Please, respond to the below classmate discussion posts. (125 words each)
The response is not an evaluation of their discussion posts. You must agree with their post and add new information on your response regarding the topic in discussion. (No citation needed)
1. Internal controls such as separation of duties, redundancy, and centralized process discourage employees from committing fraudulent acts in a variety of ways. According to John Ivancevich, separation of duties whenever the employees handle money: If one employee invoices and authorizes payment then a second employee should write and send the check, and another employee should reconcile the bank. Secondly, redundancy allows more than one person look at the same transaction. Checks should be cosigned rather than one authorized person. Multiple employees should have the responsibility for overseeing specific bank accounts preventing one employee from lapping or moving funds from account to account ahead of any audit so that no i
egularities are detected. Lastly, centralized processes allow tighter control. When procurement is centralized, employees in in satellite offices are not able to buy more than needed and then resell or return items for cash. When inventory is centralized, employees know that the company’s assets are tracked and monitored. (Ivancevich, J., Konopaske, R. 2011).
2. Small businesses are more susceptible to employee fraud and theft due to limited resources. Larger companies have the resources and personnel to separate duties, whereas as a smaller business does not have the manpower to commit three people invoice, write, send check, and reconcile. The small businesses have one person completing these tasks.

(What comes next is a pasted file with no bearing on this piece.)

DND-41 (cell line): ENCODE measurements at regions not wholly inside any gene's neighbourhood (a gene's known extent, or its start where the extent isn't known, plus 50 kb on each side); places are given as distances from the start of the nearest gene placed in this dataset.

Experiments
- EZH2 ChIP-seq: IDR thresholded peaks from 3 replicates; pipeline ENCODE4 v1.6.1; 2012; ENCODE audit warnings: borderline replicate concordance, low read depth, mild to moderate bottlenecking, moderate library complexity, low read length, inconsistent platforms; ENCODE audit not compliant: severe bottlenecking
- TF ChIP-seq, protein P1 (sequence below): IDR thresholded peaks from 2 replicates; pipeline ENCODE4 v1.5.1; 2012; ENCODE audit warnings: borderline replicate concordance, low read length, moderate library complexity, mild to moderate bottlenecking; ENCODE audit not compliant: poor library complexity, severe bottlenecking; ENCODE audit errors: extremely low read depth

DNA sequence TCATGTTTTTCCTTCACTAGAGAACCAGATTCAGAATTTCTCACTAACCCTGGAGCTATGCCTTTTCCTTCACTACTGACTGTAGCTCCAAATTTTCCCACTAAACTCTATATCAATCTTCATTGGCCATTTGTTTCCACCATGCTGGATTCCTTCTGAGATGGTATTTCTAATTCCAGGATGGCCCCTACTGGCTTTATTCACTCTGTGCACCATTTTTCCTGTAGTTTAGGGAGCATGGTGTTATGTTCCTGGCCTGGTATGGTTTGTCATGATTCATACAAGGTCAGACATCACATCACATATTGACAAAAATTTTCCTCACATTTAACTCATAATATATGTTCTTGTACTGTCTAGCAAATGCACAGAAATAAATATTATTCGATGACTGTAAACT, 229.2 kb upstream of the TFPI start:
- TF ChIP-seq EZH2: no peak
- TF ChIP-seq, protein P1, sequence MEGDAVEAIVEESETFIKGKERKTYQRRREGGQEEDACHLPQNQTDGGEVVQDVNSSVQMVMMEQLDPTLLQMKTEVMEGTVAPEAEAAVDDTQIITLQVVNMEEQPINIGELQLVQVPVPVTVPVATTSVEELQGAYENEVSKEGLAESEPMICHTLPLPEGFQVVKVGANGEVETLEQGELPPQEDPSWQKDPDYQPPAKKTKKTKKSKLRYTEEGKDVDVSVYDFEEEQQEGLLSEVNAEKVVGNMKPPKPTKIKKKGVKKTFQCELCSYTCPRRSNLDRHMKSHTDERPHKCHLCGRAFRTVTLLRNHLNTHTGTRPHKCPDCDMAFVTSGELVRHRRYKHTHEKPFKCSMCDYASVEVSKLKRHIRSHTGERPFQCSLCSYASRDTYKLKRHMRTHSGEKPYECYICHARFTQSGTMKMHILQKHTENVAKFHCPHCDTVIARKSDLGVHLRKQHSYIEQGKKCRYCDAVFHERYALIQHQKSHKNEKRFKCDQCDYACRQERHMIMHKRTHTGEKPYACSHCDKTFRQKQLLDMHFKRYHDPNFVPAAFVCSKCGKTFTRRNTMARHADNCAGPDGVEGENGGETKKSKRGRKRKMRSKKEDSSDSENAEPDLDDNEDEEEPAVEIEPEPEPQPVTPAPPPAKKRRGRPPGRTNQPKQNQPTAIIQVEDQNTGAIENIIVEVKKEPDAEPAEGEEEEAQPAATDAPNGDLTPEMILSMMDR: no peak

3. An organization can encourage honest employees to report fraudulent behaviors by creating an ethical workplace from the first step into the door. “An ethically adequate workplace culture will leverage such essential tools as onboarding, performance and promotion procedures, role modeling, communications, and employee feedback to build ethics into its operations” (Olson, Steven., XXXXXXXXXXKeeping that in mind, organizational leaders can ensure to
idge the gaps between processes at the beginning stages of hiring to ensure those standards are set. A Dallas based mechanical construction firm communicates ethical values from the start. Their employees-or “partners” as they are called receive their picture on the wall lined up, evaluate management according to criteria centered around the firms values, leaders bid on construction projects based on the potential impact on partners’ careers, and when a project is completed the company hosts a party for all the partners and their families at the newly constructed facility so they can showcase the workmanship to their friends and families (Olson, Steven. 2013). Care costs very little. Respect costs even less. Care and respect empower an employee’s attitude toward an organization. Ethical behaviors start from the beginning and are intertwined in every process the company owns.